Why Superheroes Matter

Home / Art & Illustration / Why Superheroes Matter

A Look into the Popularity of Modern Comic Book Mythology

When we hear the term myth, mythos, or mythology, most people immediately think of the Greek or Roman Gods and of the Heroes from thousands of years ago (unless of course one is from a differing part of the world with a more relevant mythological background such as the Maori, Chinese, Indian, etc.). One can imagine Zeus throwing lightning bolts, or Perseus fighting Medusa, Aphrodite radiating love and beauty, or Poseidon waiting to drown a boat with all their crew members because of the lack of a good offering to the god of the sea. These are the gods who demand to be worshiped, and Heroes wanting to be admired for their bravery and sacrifice. However, we hardly think of mythology that is closer to home, one of more modern time. There are lots to choose from such as fables, fairytales, Harry Potter, Star Wars, but what of those that are closer to real-life and the events of today? Ones that reflect more of what happens in the world today. Ones who’s heroes are created, built, or born with abilities, who are deeply flawed characters, socially aware, and has wants and needs just like you?

When a someone who has no formal experience with the comic book superhero genre, they normally brush off the format citing that they are for children, that the stories are simple and not sophisticated, have no relevancy, that they are irrelevant children’s picture books for nerds and geeks and it serves no purpose in today’s society and consumes precious earth resources. I beg to differ and put forth the argument that comics and the superhero genre provide the opportunity to take part in the Hero’s Journey, that today’s Superhero matters more now to us individually and socially than ever before, and that today’s comic book provides a unique reflection on the happenings in society.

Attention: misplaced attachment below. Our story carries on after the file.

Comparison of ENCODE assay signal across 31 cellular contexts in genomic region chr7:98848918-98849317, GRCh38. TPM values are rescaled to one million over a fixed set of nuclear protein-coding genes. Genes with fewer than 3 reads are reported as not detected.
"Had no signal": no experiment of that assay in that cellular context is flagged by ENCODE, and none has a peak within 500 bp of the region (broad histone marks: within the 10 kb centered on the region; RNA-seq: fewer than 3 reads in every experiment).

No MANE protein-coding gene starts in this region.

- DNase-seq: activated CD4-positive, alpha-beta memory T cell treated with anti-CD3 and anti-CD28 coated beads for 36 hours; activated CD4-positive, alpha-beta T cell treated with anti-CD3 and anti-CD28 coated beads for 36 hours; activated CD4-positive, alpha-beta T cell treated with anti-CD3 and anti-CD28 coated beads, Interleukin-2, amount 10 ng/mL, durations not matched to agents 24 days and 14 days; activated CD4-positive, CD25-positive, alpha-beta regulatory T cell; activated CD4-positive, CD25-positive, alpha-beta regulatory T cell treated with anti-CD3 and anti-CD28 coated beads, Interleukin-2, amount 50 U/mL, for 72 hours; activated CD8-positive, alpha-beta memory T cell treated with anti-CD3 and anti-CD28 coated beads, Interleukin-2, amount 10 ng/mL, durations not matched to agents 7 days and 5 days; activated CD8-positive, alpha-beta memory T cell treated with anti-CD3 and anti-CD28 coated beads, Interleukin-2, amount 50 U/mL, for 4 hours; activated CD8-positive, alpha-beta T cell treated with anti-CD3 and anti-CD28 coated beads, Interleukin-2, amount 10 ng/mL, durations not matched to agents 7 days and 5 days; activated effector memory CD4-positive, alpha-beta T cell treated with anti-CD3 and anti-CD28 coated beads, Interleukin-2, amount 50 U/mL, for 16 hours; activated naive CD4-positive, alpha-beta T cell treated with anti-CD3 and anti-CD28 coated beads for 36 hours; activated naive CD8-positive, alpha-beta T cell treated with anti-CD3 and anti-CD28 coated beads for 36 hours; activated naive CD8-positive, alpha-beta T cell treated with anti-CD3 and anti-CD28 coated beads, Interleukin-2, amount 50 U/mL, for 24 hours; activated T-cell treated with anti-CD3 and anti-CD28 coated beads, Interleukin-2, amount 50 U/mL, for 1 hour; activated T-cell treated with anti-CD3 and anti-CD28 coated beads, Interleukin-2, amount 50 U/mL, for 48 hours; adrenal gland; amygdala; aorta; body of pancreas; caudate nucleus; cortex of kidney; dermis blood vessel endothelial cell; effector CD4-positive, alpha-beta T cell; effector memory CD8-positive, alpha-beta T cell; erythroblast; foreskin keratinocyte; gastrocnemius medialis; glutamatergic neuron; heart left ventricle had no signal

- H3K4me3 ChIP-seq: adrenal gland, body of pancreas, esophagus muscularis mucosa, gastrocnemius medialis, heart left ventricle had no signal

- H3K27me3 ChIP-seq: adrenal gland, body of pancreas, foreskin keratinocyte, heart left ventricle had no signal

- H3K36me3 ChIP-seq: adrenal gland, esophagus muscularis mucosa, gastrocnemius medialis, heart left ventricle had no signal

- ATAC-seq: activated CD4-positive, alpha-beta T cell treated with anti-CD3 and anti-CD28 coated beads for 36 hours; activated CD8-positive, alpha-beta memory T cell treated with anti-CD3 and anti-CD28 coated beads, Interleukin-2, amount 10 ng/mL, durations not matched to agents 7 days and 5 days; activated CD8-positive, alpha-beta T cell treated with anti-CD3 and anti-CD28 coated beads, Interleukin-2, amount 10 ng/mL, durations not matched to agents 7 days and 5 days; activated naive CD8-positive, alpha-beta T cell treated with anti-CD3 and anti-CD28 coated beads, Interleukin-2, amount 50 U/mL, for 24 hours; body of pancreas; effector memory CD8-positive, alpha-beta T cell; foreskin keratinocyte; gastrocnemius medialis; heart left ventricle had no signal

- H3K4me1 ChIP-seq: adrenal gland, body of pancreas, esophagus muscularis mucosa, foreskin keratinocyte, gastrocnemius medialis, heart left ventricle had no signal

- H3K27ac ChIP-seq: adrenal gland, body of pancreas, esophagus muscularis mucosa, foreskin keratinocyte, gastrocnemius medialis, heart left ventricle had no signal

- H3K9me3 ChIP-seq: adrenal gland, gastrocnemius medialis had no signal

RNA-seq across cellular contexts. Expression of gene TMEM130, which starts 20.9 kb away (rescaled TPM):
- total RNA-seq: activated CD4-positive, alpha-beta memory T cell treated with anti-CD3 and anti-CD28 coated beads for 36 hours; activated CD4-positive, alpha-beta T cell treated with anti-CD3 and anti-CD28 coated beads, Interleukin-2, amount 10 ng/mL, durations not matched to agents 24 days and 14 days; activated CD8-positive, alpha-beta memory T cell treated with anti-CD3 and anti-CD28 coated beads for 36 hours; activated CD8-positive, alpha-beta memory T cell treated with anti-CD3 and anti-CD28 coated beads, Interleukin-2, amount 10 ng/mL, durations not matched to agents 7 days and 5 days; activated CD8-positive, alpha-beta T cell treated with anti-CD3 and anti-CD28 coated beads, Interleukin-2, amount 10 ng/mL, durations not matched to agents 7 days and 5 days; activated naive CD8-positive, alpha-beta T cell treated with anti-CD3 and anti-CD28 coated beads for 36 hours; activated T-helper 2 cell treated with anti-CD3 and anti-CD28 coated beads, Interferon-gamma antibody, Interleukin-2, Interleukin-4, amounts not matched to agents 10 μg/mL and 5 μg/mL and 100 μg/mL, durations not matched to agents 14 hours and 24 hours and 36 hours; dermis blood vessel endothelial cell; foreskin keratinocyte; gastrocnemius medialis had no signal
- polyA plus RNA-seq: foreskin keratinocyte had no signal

The definition of Myth
Before we can define the term ‘mythology’ it is important that we understand and look at the meaning of the word ‘myth’. The word comes from the Greek “mythos” which means “speech” or “discourse”. Over time it became to mean “fable” or “legend”.  Merriam-Webster Dictionary defines ‘myth’ as: “1. a usually traditional story of ostensibly historical events that serves to unfold part of the world view of a people or explain a practice, belief, or natural phenomenon; 2. a popular belief or tradition that has grown up around something or someone; especially :  one embodying the ideals and institutions of a society or segment of society; 3. a person or thing having only an imaginary or unverifiable existence”. An example use of the word myth is: Contrary to popular myth, no monster lives in this lake [Definition of MYTH]

The definition of Mythology
Mythology refers to a collection of myths that all together create the basis for a mythological system. With this definition, we can then speak of the various mythological cultures such as ‘Greek Mythology’, ‘Egyptian Mythology’,  ‘Indian Mythology’, etc. This allows us to describe a series of myths that have existed within a certain period of time within human history. It is also possible to also group the myths geographically and speak of them in the sense of ‘Oriental  Mythology’, ‘African Mythology’, etc.

Concerning Greek Mythology
As with other ancient cultures, Greek Mythology was used to describe the natural world which the Greek society lived. Humankind created myths and connected it to their polytheist religion and explained the origin of the gods, humanity, the passing of the seasons, and how to live a happy life. The myths were important in the re-telling of historical events so that people could maintain contact with their ancestors, the wars they fought, and the places they explored [Cartwright].